Benefits to remote patient monitoring

November 5, 2020
Jordan Rosenfeld

Medical Economics Journal, Medical Economics November 2020, Volume 97, Issue 15

With forethought and the right technology on board, remote patient monitoring can be a good complement to telehealth, allowing physicians to receive data about their patients’ in real time.

As the COVID-19 pandemic and shutdown kept people at home to avoid getting sick, especially those with chronic health conditions, experts recommended remote patient monitoring (RPM) as a solution to continuity of care. With forethought and the right technology on board, RPM can be a good complement to telehealth, allowing physicians to receive data about their patients’ in real time.

The most commonly used RPM devices track essential vital signs such as blood pressure, heart rate, blood glucose levels, oxygen saturation and temperature. There are also RPM devices for nervous system signals, weight, patient activityand sleep.

“As we gain more experience with RPM, we’ll figure out even more clinical conditions that it can help us with,” says Richard L. Seidman, M.D., MPH, chief medical officer of L.A. Care Health Plan.

In fact, his practice has been using RPM in a prenatal pilot to reduce the number of times pregnant women visit their doctor’s offices in person. Women in this pilot take their blood pressure and weigh themselves daily at home, then transmit that information to their doctors.

Physicians at the leading edge of RPM have adopted remote spirometry for to monitor patients with chronic obstructive pulmonary disease (COPD) and asthma, a population at high risk for COVID-19.

A big benefit RPM is that many systems don’t need to rely upon patient reporting their data. This is especially helpful for patients with conditions such as diabetes, which are subject to many incremental changes between physician visits. With RPM, crucial data can be transmitted to the doctor instantly, such as medication adherence and A1c.

RPM cannot replacein-person clinical visit, but it’s an essential tool alongside taking a good history, says Abe Malkin, M.D., MBA, founder and medical director of Concierge MD LA, a concierge practice.

“In primary care, once you have a really good history, you can almost make your determination. You use the physical exam to confirm that diagnosis. So [RPM] is sufficient to make diagnoses with a high level of comfort,” Malkin says. “It won’t replace in-person visits, but as we get more comfortable with it, it will give better access to care.”

Seidman adds that RPM is a great complement to telehealth, which is quickly becoming the standard for seeing patients during the COVID-19 pandemic.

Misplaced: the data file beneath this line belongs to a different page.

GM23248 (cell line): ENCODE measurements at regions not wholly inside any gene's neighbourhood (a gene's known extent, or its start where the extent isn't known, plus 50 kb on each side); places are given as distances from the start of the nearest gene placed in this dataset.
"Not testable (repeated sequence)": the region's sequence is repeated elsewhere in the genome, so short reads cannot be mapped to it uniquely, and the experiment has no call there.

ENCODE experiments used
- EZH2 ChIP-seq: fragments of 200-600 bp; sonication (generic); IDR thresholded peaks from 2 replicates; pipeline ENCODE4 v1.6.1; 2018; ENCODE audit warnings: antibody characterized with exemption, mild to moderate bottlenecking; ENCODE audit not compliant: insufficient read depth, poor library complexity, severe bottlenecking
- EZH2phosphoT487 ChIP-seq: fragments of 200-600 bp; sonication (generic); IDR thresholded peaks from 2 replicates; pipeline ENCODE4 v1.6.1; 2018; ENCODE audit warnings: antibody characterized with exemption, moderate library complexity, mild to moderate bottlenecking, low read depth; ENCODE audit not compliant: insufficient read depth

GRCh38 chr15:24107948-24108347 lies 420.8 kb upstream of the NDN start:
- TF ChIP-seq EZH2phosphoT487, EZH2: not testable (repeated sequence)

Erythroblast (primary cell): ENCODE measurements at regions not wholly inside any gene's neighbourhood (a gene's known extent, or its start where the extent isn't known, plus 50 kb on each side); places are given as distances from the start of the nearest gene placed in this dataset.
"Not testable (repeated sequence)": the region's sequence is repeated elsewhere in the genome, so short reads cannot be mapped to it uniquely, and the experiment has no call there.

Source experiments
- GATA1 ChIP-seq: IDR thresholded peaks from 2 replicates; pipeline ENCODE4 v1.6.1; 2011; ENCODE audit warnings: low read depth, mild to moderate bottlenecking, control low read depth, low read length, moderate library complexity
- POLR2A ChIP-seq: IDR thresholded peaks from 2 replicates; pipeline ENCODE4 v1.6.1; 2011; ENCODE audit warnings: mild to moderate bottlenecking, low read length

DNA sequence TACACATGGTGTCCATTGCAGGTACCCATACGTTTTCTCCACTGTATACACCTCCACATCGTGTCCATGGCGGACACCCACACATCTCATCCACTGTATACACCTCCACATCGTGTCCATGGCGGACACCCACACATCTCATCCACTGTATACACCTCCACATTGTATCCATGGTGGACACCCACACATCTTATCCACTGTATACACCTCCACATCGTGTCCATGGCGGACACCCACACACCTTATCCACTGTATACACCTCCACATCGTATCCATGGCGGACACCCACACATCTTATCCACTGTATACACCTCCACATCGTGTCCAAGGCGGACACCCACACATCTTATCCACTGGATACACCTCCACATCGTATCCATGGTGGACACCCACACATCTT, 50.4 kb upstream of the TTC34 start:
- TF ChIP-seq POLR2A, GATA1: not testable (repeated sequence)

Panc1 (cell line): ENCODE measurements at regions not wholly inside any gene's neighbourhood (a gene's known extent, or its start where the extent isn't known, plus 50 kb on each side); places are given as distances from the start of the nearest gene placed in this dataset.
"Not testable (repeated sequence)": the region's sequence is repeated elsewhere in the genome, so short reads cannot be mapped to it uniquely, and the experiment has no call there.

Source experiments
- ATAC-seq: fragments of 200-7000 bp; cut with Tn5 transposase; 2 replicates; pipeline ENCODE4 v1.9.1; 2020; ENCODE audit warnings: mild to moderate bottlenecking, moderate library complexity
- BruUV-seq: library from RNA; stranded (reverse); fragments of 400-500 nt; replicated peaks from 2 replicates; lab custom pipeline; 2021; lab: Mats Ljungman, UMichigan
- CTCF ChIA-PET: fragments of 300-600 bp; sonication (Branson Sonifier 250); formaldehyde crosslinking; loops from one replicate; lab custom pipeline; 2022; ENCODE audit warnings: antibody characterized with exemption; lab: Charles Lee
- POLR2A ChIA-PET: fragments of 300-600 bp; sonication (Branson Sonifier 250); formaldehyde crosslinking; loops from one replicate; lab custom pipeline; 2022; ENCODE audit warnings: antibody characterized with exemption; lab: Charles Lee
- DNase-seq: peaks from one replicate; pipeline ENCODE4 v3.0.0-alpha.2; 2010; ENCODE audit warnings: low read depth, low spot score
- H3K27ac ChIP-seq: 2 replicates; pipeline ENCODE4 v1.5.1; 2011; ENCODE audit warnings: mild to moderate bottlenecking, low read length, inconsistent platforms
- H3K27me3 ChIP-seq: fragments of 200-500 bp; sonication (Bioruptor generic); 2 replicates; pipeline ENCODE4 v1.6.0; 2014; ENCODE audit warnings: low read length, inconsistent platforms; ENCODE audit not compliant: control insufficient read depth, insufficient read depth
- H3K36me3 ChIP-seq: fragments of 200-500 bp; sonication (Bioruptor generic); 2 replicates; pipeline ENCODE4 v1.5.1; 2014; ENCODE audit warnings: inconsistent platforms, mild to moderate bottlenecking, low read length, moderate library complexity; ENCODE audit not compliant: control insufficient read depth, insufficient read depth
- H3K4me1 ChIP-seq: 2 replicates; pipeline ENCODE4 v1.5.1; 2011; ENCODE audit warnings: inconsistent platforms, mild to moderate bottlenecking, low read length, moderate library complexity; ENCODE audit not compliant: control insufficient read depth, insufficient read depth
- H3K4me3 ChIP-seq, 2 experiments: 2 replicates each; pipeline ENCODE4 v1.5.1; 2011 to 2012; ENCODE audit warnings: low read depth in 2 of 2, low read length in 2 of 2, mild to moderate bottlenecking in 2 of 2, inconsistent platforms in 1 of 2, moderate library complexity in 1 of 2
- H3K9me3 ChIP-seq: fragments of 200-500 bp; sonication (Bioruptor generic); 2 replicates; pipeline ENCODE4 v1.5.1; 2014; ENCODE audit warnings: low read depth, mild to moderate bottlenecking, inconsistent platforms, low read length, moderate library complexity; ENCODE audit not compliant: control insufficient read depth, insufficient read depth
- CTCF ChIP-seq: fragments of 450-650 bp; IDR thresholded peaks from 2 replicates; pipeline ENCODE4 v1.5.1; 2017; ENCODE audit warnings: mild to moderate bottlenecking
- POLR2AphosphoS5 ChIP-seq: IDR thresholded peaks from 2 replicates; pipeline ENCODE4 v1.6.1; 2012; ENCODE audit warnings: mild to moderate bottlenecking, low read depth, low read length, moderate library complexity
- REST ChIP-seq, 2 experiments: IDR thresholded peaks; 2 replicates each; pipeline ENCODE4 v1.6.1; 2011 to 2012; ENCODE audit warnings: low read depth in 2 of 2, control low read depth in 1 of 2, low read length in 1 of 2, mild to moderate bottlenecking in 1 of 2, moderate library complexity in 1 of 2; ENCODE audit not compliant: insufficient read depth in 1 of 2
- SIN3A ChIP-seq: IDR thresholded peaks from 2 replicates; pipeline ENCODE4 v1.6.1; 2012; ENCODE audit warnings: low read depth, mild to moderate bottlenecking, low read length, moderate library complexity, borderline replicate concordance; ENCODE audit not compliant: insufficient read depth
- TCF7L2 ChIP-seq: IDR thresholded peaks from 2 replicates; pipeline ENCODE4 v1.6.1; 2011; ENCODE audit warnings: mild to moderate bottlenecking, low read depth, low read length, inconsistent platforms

Considerations for adopting RPM

For physicians who wish to begin adopting RPM or increase its usage in their practice, “the first thing is to define the highest yield monitoring that you think you need to do as part of your practice,” says Joel Klein, M.D., senior vice president and chief information officer at the University of Maryland Medical System in Baltimore. “Really define what problem you’re trying to solve.”

For physicians who have a large chronic care population, it may be wise to start with just one, he says.

Let’s say a physician chooses monitoring blood glucose. It’s important to use an RPM technology that allows a physician to see the big picture of the data, Klein says. “You need the ability to get insights from it.”

With insights, however, comes responsibility, Klein says. This RPM may show danger signals such as a patient who is hypoxic or with a dangerous blood sugar level. “What are you going to do with that information?” he asks. Physicians need to think about their obligation and how to set the patient up for success.

In order to access the RPM data, most physicians will need a telehealth platform that interfaces with their EHR. A physician’s vendor can help find the best platform to sync with the EHR, Malkin says.

Identifying the patient populations a physician will treat with RPM also is critical to narrowing the software or platform choice. “I would start with taking patients who feel their symptoms lend more to a telehealth exam,” Malkin says.

Additionally, Malkin suggests physicians look for RPM technology that is easy for patients to use at home, whether it be a blood pressure cuff, glucose monitor, pulse oximeter or another device.

RPM revenue benefits

RPM may offer an increased revenue stream for physicians whose income is negatively affected by COVID-19. Medicare waivers have made it possible for physicians to bill for services done remotelywithout having to bring patients in.

Additionally, many of the platforms may help physicians defray costs early on by taking a higher cut of the revenue, but eventually physicians can increase their revenue.

Physicians may not be aware of how many aspects of RPM are reimbursable, as well, says Adam Powell, Ph.D., president of Payer+Provider Syndicate, a Boston-based health care consulting firm.

RPM codes include:

Initial setup of the device and patient education: 99453.

An additional code that can be billed each 30 days for supplying the device: 99454.

20 minutes or more of clinical staff, physician or other qualified health professional time in a calendar month requiring interactive communication with the patient or caregiver: 99457.

Collection and interpretation of physiological data digitally stored and transmitted to the patient and/or caregiver, to the physician or qualified health professional: 99091.

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